Recent research (Into Film Panel and Control Research waves 1 to 5, Childwise (2016-17) shows that children and young people involved in the Into Film programme develop a closer relationship with film and cinema than those who don’t. Film club members watch 10 more films a year than non-members and are twice as likely to visit the cinema once a week, film club leaders report that their clubs have motivated their members to go to the cinema. Children and young people who attend the Into Film Festival also develop a passion for cinema with 74% saying it has made them more likely to go to the cinema and 72% saying it has inspired them to watch more films. The Into Film programme clearly fosters a positive attitude towards the film industry, with film club members being twice as likely to state ‘I respect the British Film industry’ than non-members.

Overall Into Film offers unparalleled opportunities for children and young people to engage with film which can only help to support film and associated industries both now and as these young people become adults.


Background information: Into Film Cymru

Our programme in Wales (delivered under the Into Film Cymru brand) aims to support and complement key national initiatives, and is tailored to meet the needs and priorities of the Welsh educational and creative sectors.  Working with partners such as Film Hub Wales, BAFTA Cymru, Ffilm Cymru Wales and S4C, the Into Film Cymru team delivers its programme throughout the nation, inspiring teachers through its innovative training provision, delivering resources to schools and clubs, organising industry-led activities and events, and developing young people's interest in working within the creative sector in Wales. 

Our activities in Wales reflect our commitment to supporting Welsh Government to address some of its agendas around raising literacy attainment, closing the gap, developing digital literacy skills and promoting the use of the Welsh language.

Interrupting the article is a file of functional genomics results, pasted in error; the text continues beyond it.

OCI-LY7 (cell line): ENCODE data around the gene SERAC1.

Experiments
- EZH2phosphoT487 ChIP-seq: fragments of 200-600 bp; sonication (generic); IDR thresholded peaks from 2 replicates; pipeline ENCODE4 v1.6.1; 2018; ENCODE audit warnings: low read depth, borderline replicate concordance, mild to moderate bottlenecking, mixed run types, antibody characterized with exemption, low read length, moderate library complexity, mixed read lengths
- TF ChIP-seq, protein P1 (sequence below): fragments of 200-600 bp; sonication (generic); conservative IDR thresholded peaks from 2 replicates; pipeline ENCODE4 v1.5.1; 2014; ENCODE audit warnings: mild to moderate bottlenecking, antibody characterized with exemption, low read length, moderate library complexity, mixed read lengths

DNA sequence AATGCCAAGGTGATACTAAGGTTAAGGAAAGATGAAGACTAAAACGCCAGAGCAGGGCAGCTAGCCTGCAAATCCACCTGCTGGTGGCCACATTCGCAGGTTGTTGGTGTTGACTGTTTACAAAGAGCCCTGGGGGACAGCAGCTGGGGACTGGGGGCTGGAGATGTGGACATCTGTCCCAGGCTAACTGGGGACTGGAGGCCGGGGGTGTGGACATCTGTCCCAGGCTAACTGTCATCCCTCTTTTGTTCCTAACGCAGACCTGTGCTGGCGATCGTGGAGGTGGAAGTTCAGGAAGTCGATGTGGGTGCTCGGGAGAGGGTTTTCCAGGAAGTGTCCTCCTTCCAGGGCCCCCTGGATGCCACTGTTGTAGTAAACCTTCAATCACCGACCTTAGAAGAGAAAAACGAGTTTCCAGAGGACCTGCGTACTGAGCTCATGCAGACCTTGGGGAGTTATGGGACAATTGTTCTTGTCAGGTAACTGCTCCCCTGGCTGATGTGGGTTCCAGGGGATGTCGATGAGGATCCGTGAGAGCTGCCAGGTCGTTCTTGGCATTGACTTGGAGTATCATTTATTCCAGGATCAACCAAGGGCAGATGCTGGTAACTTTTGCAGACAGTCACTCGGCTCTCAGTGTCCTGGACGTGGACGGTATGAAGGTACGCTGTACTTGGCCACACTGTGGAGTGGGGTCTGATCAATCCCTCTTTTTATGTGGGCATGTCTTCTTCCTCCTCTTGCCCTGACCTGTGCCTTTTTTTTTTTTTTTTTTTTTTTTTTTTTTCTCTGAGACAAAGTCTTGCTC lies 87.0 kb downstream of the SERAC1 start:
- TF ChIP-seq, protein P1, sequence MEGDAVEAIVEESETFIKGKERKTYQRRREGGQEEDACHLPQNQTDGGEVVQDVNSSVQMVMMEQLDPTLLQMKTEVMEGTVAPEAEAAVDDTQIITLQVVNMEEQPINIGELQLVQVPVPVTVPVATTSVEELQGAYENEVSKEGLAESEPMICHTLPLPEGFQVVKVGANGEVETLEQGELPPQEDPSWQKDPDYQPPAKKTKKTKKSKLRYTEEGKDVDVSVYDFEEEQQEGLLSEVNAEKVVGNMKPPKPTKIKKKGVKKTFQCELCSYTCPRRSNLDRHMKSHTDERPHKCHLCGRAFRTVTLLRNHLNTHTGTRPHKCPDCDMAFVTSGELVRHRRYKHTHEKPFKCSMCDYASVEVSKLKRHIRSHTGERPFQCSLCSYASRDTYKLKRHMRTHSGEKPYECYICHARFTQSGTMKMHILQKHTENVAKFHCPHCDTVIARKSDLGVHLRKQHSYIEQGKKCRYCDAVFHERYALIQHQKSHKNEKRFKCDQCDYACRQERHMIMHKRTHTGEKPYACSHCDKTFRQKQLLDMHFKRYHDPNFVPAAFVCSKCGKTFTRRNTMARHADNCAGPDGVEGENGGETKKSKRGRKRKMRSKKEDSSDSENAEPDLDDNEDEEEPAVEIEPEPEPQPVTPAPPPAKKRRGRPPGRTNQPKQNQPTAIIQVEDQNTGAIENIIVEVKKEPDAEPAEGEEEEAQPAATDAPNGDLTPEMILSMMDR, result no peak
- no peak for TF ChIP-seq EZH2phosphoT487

Some key into Film Cymru outputs- 2017/18

Into Film Clubs- 417

417 is the number of Welsh clubs that confirmed that they were actively engaged with us in 2017/18. However, Into Film Cymru has engaged with up to 50% of Welsh schools via our events, CPD and club activity.

Educators trained-430

Into Film Festival bookings-19,996


At Into Film, we also believe that learning film's language and discovering its repertoire should be an entitlement for all young people: to enable them to understand how meaning is made and stories are told; to develop their awareness of film's central place in our cultural history and heritage; to encourage them to become informed, curious audiences and, through acquiring creative and practical filmmaking skills, to be able to tell their own stories and become active participants in the making of the culture of the future. This is why Into Film Cymru’s workaims to complements Professor Donaldson’s objective to support young people in becoming capable, creative and confident students. These knowledgeable, ambitious and well-rounded young citizens can go on to contribute to a thriving, bilingual, creative and digital society. Into Film Cymru produces resources tailored to specifically support Welsh schools; they include resources that, for example, provide guidance on how to make films on the legends of Wales, a digital literacy resource linked to the Digital Competence Framework (implemented in all Welsh schools) and the popular Wales on Film resource, celebrating the Welsh film industry. In addition to this, the Into Film Cymru team produce Welsh-language versions of many of Into Film’s most popular resources and promote all these via Welsh Government’s HWB platform to schools, reaching up to 14,437 downloads on HWB up to April 2018.